Last updated on August 18th, 2022 at 11:25 am
When it comes to the safety of electric cars and trucks, one of the most asked questions is whether bad weather makes it unsafe to drive an electric vehicle.
We will give you an overview of the technologies used to keep you and your vehicle safe from water, but if you're living in a part of the country that suffers actual flooding – then we recommend contacting the manufacturers directly and asking them for the specific wading depth for any car you're interesting in (electric or otherwise). Most will handle 20cm and some will handle over 40cm – but it will be different for each model.
While we do know from science that water and electricity don't mix very well together, the fact is that almost every electric car is designed to work in a wide range of weather conditions. That doesn’t just mean wet or dry. It also means hot and cold, cloudy and windy, as well as clean and dusty. In other words, EVs are built to be used the way people use their cars – and most people use their cars outside.
Like any petrol or diesel vehicle, EVs must also meet a robust and strict set of safety requirements. The manufacturers are required to ensure that every car is watertight. To do this, every vehicle is put through a soak test to make sure that no matter how heavy the rain is outside, the inside of the vehicle remains dry.
In some configurations, the battery and electric motors of an EV are located behind the rear seat and are perfectly insulated from rain and water intrusion. In other designs, battery packs are located low down on the floor of the vehicle encased in a sealed metal shell. The shell is electrically isolated, shielded with an interior panel and safely covered in carpet to prevent injuring the driver and passengers. Even though the shell is metal, if it does get wet, it's treated to resist corrosion.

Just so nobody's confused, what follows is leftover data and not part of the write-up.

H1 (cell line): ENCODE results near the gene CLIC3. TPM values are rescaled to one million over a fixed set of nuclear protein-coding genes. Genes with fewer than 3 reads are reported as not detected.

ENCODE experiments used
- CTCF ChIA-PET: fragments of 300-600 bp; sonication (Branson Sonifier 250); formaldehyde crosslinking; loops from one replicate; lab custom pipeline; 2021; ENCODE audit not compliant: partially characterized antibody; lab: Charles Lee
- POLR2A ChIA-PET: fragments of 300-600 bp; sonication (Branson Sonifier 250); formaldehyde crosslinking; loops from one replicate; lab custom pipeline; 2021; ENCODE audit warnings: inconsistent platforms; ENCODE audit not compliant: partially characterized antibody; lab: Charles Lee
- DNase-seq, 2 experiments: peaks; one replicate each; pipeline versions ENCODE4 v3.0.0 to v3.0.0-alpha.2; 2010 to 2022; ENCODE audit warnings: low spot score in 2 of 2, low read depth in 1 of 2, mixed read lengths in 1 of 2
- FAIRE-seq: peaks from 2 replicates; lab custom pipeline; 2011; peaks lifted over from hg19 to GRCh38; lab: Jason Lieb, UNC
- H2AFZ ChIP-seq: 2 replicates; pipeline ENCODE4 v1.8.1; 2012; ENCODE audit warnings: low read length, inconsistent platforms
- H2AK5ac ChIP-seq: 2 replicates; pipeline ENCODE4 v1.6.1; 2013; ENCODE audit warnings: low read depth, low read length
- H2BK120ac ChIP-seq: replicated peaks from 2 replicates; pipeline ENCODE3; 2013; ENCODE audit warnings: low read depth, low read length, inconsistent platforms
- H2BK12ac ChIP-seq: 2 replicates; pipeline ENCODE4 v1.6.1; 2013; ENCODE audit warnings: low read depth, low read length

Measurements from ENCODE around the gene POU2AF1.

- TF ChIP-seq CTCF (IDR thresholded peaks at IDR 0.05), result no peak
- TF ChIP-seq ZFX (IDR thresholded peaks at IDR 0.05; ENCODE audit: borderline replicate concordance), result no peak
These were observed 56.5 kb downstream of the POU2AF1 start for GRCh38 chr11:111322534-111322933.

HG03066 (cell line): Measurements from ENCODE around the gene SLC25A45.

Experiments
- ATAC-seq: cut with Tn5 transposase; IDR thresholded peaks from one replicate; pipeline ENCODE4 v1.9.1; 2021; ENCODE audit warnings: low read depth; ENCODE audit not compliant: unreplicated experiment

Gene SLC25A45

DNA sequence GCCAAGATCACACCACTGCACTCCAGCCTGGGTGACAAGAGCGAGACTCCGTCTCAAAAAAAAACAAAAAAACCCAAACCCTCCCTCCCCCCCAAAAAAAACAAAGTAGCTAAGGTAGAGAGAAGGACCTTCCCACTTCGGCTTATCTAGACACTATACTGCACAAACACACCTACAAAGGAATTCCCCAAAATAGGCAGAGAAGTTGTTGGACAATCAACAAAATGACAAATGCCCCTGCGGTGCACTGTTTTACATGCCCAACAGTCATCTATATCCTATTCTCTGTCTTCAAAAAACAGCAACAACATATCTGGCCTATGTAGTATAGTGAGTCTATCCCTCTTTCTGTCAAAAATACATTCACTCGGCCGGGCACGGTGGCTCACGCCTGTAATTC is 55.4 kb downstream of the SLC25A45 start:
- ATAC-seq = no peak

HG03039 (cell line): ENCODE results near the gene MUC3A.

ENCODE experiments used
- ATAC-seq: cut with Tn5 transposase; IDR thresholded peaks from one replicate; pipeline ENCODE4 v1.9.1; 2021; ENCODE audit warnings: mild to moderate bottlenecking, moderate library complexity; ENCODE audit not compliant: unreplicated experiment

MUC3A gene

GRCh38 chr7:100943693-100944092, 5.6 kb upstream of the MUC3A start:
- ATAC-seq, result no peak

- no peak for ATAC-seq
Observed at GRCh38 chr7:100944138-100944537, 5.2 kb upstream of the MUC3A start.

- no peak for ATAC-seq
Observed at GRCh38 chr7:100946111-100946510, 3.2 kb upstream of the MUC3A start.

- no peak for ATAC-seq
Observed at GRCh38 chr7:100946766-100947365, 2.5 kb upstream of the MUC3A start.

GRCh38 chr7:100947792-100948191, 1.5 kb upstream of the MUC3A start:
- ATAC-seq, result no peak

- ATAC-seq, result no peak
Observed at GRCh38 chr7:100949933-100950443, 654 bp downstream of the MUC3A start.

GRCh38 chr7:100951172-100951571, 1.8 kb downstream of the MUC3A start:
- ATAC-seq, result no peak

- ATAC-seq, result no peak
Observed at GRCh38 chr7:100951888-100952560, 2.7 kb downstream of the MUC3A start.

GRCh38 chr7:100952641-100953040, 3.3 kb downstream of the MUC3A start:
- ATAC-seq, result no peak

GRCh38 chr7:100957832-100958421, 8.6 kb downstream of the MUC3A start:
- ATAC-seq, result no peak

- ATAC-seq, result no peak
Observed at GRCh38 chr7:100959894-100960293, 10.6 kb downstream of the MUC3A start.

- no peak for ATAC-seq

Even if an EV is taken through a puddle, the floor has enough wading depth to avoid any water ingression. In case the water does get inside the shell, the batteries are sealed so nothing can get in or out. Under normal operating conditions, it's pretty much impossible for water to come in contact with the batteries themselves. The high-voltage lines that carry the current are similarly protected and insulated.
Electric and hybrid cars also have extensive systems that automatically shut off the power and isolate battery packs when they detect a collision or a short circuit.
Although no car (electric or otherwise) should be driven on a flooded road, electric cars are designed to drive safely in all normal operating conditions and are specifically tested to avoid water damage.
Since EVs do not have an exhaust or an air intake system, it can be argued that they are safer and more convenient than combustion engine vehicles when driving through water.
For once it seems electricity and water can mix.